In terms of words in English that are regularly confused, it’s difficult to find more obvious examples than the words ‘choose’ and ‘chose’. In fact, you could probably throw in the noun ‘choice’ into this confusing mix too.
These words are all part of the same word family, meaning they are related in meaning. The words are all connected to the idea of making a conscious decision – something you select yourself.
But it is also the very fact that these words are so similar in both spelling and pronunciation that makes them difficult to distinguish. So here are the differences between ‘chose’ and ‘choose’ – both in meaning and pronunciation – that will help you use the words correctly in the future.
What is ‘Choose’?
‘Choose’ is what we call the infinitive or root verb. Therefore it is the word we use in the present tense, for example:
I choose to be who I am.
Anna chooses to work in the office but she could work from home if she wanted to.
You can choose what you’d like to have for dinner.
As well as remembering to use double ‘o’ in the spelling (always in the present or future form), it is important to get the pronunciation right. ‘Choose’ rhymes with ‘blues’ or ‘shoes’, meaning that it is a long ‘oo’ sound.
I choose blue shoes
What is ‘Chose’?
So, if ‘choose’ is the present form of the verb, then ‘chose’ is the past form. Right? Right! And here are some examples:
I chose to work late last night so I’m really tired this morning.
Karl chose to go to bed early so he’s full of energy this morning.
We chose to live in a small town instead of a big city.
Always one ‘o’ for chose. And in terms of pronunciation, there is also a distinct difference with the infinitive form. ‘Chose’ rhymes with ‘goes’ or ‘clothes’
I chose new clothes.
Other members of the ‘choose’ word family
As well as the infinitive and past form of the words, there are also the gerund/present participle and past-participle forms. The gerund/present participle is ‘choosing’ with the double ‘o’, because it is always based on the infinitive form (choose). The past participle is ‘chosen’. The noun form or the word if choice (with a ‘c’).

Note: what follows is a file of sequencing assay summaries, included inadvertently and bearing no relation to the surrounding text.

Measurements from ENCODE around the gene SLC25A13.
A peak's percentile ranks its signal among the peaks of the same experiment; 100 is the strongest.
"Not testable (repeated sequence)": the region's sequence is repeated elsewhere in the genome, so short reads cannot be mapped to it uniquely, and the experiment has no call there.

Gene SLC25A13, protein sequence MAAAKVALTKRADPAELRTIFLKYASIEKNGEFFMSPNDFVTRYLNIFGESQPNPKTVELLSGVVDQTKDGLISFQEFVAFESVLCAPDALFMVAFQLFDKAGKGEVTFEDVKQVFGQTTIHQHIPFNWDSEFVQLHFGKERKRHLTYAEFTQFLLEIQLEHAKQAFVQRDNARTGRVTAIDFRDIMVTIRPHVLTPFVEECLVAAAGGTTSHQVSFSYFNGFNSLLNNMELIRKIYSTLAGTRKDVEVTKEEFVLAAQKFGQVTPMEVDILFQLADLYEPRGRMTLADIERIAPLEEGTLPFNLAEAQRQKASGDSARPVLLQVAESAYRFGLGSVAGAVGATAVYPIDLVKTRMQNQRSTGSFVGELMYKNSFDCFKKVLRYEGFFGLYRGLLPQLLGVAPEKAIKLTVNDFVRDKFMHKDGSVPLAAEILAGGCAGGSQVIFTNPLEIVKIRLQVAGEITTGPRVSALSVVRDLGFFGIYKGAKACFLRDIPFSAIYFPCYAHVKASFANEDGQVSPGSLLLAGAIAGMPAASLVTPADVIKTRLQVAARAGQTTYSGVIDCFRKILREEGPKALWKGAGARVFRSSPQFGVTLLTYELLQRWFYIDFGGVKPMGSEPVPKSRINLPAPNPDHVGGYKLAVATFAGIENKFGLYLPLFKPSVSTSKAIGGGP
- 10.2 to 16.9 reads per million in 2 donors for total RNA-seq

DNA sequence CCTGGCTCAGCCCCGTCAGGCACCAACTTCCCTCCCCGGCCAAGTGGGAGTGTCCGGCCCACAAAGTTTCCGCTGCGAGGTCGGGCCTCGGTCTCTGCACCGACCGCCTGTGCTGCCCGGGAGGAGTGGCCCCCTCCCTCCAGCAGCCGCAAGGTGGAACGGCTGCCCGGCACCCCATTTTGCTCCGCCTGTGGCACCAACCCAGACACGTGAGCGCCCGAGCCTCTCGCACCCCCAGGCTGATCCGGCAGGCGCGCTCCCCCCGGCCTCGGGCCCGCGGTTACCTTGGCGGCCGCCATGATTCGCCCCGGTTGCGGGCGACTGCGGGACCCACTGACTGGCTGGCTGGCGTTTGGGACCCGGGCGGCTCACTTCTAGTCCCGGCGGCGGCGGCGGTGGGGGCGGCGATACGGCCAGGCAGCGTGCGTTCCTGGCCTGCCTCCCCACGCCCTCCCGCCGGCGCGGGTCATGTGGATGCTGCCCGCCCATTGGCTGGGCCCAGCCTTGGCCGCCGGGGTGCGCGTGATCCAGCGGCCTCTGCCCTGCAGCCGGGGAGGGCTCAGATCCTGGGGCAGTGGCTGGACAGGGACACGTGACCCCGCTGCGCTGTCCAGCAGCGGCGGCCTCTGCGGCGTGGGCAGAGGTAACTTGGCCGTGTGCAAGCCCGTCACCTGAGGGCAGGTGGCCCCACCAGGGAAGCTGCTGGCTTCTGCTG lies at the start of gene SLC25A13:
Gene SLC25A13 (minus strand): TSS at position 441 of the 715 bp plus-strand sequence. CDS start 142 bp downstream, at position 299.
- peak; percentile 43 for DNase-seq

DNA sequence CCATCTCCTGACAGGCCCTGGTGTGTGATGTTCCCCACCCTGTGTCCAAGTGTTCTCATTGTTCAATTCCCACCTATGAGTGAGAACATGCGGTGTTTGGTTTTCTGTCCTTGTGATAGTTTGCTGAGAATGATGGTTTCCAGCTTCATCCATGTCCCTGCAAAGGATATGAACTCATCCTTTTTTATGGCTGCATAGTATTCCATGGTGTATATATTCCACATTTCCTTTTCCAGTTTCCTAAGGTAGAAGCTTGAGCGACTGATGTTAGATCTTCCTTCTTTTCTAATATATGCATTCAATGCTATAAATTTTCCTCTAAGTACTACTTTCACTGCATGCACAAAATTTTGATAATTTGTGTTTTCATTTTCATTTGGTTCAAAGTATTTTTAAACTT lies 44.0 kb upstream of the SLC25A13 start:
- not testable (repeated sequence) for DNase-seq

In terms of pronunciation, ‘choosing’ rhymes with ‘losing’, ‘chosen’ rhymes with ‘frozen’, and ‘choice’ rhymes with ‘voice’. And remember, if you have any doubt with your pronunciation, you can check how a word should be said using a good online dictionary, which will give you both the US and British pronunciation of the word.
Here are some examples of these words in action:
I’m choosing to live with my parents – I could move out at any time if I wanted to.
I’m still choosing between the ice cream and the chocolate cake – it’s such a hard decision.
I’ve chosen to go to college next year instead of this year.
The best paintings will be chosen by a panel of experts.
I have no choice but to sell the car – it’s just costing too much money.
It’s my choice and I don’t want to go.
Other ways in English to express the idea of ‘choosing’
Finally, it’s important to understand that, although we make choices throughout our day, native English speakers will not always choose to use the words ‘choose’ and its variants. That’s because there are a number of other ways to express this same concept. Here are just a few examples (with the ‘choose/chose’ alternative in brackets).
What are you having off the menu? I’m having the chicken. (What are you going to choose off the menu? I’ve chosen to have the chicken)
I’d like the chicken, please. (I choose the chicken, please)
I decided to have the chicken. (I chose the chicken)
I went for the chicken. (I chose the chicken)
One last thing
Despite their clear difference in meaning (and pronunciation), the fact is when you are writing it’s really easy to misspell ‘choose’, or should that be ‘chose’? Everyone can do it, and most of us have. But that’s just another reason why it’s important to use a writing tool that picks up on these types of mistakes to ensure your writing has been proofread to a high standard. That’s why you should choose Linguix – an AI-powered assistant for all of your writing needs.